Complaining about elections has long been a national pastime, but American attitudes about the experience have recently featured far more criticism and divisiveness.
National and state officials have contributed to this divisiveness by making multiple changes in how we conduct elections over the last 50 years. Without working too hard at wistfulness, let me lift up a few of the ways it used to be.
First, Election Day used to be a participatory community event. Virtually everybody went to the polls on the same day, unless you voted “by absentee” because you were away at school or had travel plans taking you out of town on that Tuesday. You usually voted at the same place as your neighbors, at a local fire station, school or library, and you saw people you knew. It felt like a group activity.
Second, many of the folks who worked the polls were government employees or appointees holding office by virtue of patronage. Thus, Election Day brought citizens face-to-face with public servants whose future might well depend on how the voters cast their votes. There was at least a little political accountability involved.
Third, for the same two reasons, there was no real need for voter ID at the polls. Most of the time, one or more poll workers knew on sight every person who walked in the door.
Finally, the political ads we viewed were nearly all prepared by and paid for by the committees supporting each candidate, or by political party committees. The few PACs that existed raised relatively little money and mostly sent it to candidate committees. The candidates themselves were accountable for the message and tone of the advertising we saw. It had a leavening effect.
On all these points, and more, much has changed.
For one thing, a lot of people don’t vote on Election Day, and many don’t vote with their neighbors. In Indiana and elsewhere, a fair segment of people vote early just because they prefer to do so. This is thought to be good for turnout, but there’s little data about whether many of them would have come on Tuesday, anyway. And, of course, such voters don’t have the old community experience of sharing the day with neighbors.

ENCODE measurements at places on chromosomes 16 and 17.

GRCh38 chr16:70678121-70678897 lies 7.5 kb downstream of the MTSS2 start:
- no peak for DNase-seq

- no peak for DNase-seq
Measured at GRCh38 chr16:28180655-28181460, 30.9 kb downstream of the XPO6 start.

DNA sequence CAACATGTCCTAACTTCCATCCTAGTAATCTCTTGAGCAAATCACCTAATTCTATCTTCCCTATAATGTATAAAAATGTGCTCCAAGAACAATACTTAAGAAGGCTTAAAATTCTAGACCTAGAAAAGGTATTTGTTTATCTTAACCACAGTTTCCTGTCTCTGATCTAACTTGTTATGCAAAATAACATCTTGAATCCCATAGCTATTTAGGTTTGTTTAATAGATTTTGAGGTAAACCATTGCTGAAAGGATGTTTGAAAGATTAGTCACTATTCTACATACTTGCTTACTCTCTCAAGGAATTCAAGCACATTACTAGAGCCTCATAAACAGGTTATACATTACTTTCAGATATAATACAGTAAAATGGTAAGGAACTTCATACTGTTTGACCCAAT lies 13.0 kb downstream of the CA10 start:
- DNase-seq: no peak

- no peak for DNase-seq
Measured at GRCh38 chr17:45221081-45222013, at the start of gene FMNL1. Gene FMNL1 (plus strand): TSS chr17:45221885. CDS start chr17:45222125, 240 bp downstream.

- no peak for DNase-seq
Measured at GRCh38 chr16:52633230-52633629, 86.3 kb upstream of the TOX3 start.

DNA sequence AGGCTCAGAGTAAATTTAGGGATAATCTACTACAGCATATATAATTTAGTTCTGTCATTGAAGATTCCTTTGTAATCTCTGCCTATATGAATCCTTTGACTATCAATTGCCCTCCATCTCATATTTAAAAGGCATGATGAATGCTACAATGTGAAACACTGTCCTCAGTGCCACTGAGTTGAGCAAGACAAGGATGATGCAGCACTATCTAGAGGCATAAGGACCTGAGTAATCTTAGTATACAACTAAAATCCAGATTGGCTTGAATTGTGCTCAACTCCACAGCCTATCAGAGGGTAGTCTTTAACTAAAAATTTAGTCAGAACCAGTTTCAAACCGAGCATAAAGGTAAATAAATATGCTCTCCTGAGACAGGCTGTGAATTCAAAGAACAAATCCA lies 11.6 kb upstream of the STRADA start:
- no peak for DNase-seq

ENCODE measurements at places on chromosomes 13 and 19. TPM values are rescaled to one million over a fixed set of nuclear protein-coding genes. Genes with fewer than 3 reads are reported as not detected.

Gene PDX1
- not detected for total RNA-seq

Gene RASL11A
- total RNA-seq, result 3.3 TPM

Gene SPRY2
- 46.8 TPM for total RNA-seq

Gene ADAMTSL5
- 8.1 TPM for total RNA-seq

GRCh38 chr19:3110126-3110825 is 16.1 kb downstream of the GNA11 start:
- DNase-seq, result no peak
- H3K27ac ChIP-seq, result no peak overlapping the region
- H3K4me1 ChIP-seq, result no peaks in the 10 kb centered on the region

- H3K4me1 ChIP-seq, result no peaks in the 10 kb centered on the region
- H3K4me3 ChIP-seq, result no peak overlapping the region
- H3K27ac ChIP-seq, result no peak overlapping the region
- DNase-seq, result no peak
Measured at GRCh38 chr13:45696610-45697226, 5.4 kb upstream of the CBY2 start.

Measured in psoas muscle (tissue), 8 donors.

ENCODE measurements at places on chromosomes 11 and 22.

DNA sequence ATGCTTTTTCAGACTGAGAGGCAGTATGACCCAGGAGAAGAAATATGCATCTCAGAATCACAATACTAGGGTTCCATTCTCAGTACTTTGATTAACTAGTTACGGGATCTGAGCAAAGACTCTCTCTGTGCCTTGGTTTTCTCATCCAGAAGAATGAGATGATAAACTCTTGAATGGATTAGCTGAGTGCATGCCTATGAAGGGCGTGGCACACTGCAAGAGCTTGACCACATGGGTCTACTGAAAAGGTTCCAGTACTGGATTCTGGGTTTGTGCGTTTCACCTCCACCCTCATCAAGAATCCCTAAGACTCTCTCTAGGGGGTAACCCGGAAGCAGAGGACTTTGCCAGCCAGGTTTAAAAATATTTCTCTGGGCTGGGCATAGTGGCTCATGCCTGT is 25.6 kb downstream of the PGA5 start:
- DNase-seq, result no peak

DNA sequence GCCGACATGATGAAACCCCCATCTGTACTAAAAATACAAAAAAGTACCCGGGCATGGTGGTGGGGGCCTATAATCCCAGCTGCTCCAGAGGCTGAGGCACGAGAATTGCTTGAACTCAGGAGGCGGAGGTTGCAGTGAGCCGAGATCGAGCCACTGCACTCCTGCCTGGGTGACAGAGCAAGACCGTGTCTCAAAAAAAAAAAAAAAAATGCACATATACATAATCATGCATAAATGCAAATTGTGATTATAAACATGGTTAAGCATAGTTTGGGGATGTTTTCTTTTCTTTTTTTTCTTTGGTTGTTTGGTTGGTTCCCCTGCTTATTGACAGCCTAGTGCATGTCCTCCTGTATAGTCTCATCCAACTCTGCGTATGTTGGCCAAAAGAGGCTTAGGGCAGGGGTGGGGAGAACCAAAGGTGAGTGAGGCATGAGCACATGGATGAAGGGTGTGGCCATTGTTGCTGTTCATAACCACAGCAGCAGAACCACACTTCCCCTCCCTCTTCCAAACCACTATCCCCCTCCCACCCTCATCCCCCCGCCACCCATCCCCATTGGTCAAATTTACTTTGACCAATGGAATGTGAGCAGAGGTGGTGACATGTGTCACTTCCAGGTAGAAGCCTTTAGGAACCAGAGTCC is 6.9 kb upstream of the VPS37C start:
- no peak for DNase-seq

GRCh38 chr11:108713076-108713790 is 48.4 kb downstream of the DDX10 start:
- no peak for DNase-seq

In a fair number of communities, they wouldn’t see their neighbors, anyway, because the county has moved away from neighborhood voting in favor of voting centers. This, too, is thought to be a convenience for voters (and easier for officials to organize), but my analysis of the results from early-adopting counties made it seem more likely that such centers have actually depressed turnout.
Even where precinct voting continues, voters are less likely to see any staff on duty whose future might be affected by the election. Since the U.S. Supreme Court decided (two centuries into American independence) that patronage is illegal, voters don’t see as many public servants on Election Day. And more people now understand that there’s a lot less connection between whom we elect and whom we pay.
In this detached set of arrangements, recognizing on sight who’s a legitimate voter is far less likely. Criminal convictions for voter fraud, as in Indiana’s 2008 presidential primary, demonstrate that fraud does happen and can potentially change outcomes.
Finally, campaign-finance-law changes designed to “separate candidates from big money” have made PACs enormous players, especially in national elections. It means that most of the ads we see don’t belong to a candidate or the campaign staff. Easier to be rough.
Lots of different decision-makers have made all this happen. I don’t think we’re better off.•
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Shepard, formerly Indiana chief justice, now serves as senior judge and teaches law. Send comments to firstname.lastname@example.org.